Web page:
Scottish politics are on the verge of their biggest shakeup for decades. A linked debate on the Calman commission, fiscal autonomy and the implications of the Budget and forthcoming cuts, will now be shaped by Alex Salmond’s repositioning of the SNP on the call for independence. Not since the early years of the Thatcher Government has Scotland politically faced the prospects of such fundamental and irreversible change.
Salmond shows the scale of his ambition and intent in an interview in Friday’s edition of the Scottish version of The Times with Magnus Linklater and Angus Macleod, the paper’s seasoned and respected Scottish Political Editor (1). In it the leader of the SNP has bowed to the inevitable on independence; the Nationalists don’t have the support in the Parliament, let along the country to win a ‘yes’ vote.
Salmond reflects on this, “The centre of gravity in Scottish politics currently is clearly not independence. You must campaign for what is good for Scotland as well as campaigning for independence.”
This is pretty big stuff. It is a major moment in the political lifetime of modern Scotland, which will carry ripples and consequences for years to come. It could prove to be the beginning of a new political era in Scotland, equivalent to the emergence of the SNP in the mid-1960s, or the early years of Thatcher and their cuts, which led to the ‘no mandate’ argument of the 1980s. It is that significant.
Salmond has surveyed both the political landscape of Scotland and the storm clouds gathering, and decided it is time to remake the political weather and even, if he can, reshape the geography as well. In the interview he restates the case for full fiscal autonomy, “It is really important, in my view, to be able to say to people how we can change the circumstances and increase revenue as well as decreasing expenditure.”
He then, in a fascinating passage, shows the degree to which he has become a national leader, stating, “It is my job to come up with some answers, along with others. If you jump up and down nihilistically saying ‘dreadful dreadful, dreadful, cuts, cuts, cuts’, then I would be failing in my duty to the people.”
This is the sound of a statesman emerging and growing up, challenging his opponents including those in his own party (some of whom are his most deadly adversaries). This is a view of the importance of Salmond’s remarks shared by Alex Massie on The Spectator online.
Salmond explicitly makes the comparison between the historic dimensions of now and how Thatcher unwittingly changed Scotland commenting:
I always like to think that Margaret Thatcher quite unwittingly turned what many people regarded as quite nice ideas – romantic even – about the Scottish Parliament, via the poll tax and other intrusive legislation, into a necessity. It ceased to be a nice idea, a good wheeze, into ‘Well, we’d better have that, otherwise the worst will happen’.
He then goes on to make the link between then and now and the campaign for fiscal autonomy:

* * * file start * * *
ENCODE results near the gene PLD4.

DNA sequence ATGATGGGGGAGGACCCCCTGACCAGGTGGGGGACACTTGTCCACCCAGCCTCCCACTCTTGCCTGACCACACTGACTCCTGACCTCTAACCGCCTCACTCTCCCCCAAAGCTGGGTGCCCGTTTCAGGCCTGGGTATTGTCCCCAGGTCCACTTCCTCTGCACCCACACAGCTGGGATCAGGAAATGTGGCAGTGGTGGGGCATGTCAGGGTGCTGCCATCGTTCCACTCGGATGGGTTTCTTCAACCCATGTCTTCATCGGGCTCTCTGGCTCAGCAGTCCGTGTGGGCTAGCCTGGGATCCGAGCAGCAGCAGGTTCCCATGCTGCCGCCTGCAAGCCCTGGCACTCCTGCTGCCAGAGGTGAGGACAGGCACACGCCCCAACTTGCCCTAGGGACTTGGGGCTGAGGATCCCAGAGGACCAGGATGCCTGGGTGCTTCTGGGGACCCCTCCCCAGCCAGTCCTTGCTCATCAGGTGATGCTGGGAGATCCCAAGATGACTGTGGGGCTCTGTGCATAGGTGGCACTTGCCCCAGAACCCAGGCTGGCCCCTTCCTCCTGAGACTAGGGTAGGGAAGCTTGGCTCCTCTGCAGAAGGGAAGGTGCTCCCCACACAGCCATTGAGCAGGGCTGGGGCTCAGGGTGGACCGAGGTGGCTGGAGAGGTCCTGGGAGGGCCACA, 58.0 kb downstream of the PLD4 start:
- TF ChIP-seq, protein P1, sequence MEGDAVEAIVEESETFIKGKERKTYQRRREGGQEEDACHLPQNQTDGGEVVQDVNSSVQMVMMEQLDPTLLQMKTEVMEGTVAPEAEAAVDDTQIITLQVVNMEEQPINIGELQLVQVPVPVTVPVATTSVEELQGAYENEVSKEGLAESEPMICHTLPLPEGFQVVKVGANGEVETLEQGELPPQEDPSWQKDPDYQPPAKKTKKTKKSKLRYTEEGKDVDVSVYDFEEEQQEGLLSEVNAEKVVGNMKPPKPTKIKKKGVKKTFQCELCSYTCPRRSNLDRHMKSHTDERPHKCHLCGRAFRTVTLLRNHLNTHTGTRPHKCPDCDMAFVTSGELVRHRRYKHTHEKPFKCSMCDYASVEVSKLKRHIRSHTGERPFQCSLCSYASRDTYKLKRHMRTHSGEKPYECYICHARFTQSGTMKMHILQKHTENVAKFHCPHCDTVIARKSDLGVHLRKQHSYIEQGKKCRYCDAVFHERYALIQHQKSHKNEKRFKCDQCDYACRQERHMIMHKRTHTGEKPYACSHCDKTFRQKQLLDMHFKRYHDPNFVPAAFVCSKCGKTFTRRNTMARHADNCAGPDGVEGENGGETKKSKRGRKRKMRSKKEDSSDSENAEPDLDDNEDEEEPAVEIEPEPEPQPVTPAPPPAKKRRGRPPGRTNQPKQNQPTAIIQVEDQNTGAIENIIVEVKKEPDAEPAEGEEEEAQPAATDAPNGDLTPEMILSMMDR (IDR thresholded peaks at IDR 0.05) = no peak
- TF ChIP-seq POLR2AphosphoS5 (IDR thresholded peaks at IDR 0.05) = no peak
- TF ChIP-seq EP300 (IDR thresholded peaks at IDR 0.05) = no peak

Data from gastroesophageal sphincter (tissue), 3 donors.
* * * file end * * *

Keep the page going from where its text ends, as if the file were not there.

People are saying ‘Are we just going to have the debate about how much spending we can cut, with the minimum damage to the fabric of society, or are we going to have a debate which also says, ‘Here’s a way to change the circumstances’ and I just wonder if what we’re seeing now is some of the pragmatic people saying ‘Well, this [is] more than a nice thing to have. It might be really rather than an important thing.
It will prove to be a huge moment in Scottish politics if the SNP has made explicit what can be termed its post-nationalism. If this is the case it changes everything in politics north of the border.
Many of the more thoughtful voices in Scottish Labour such as Wendy Alexander and Susan Deacon, have reflected on how Scottish politics would gain from the SNP evolving on the constitutional question. Alexander has previously talked of in the language of ending ‘Scotland’s 40 year walk in the park’, meaning its never-ending debate on the status of Scotland. Moving beyond this would allow us to focus on the economic and social issues which face the nation.
Salmond’s repositioning has the potential to throw down difficulties for Labour. An SNP which embraces a post-nationalist politics would be one that Labour – along with the likes of Vernon Bogdanor – could not name call as ‘separatists’. This might not matter much to Bogdanor, but it would to Scottish Labour, whose main uniting vision is its gut hatred of all things Scottish Nationalist. Deprived of this Scottish Labour – which may win next year’s Scottish Parliament elections and be back in office – may have to work out what it is about.
Salmond’s remarks have flung open a debate about the future of Scotland which carries with it the prospect of asking people to rethink the purpose and point of devolution, the Scottish Parliament, and the experience and record of the last decade.
That’s an exciting and overdue prospect. Scotland wasn’t able to address tough choices, issues or engage in new thinking during the good times when the monies flowed. Now this potentially exhilarating opportunity has been thrust upon us in hard times.
1. Magnus Linklater and Angus Macleod, ‘Do people realise how bad things are? No. Can we get out of it? Yes’, The Times (Scottish edition), June 25th 2010, pp. 8-9 (closed by a paywall).
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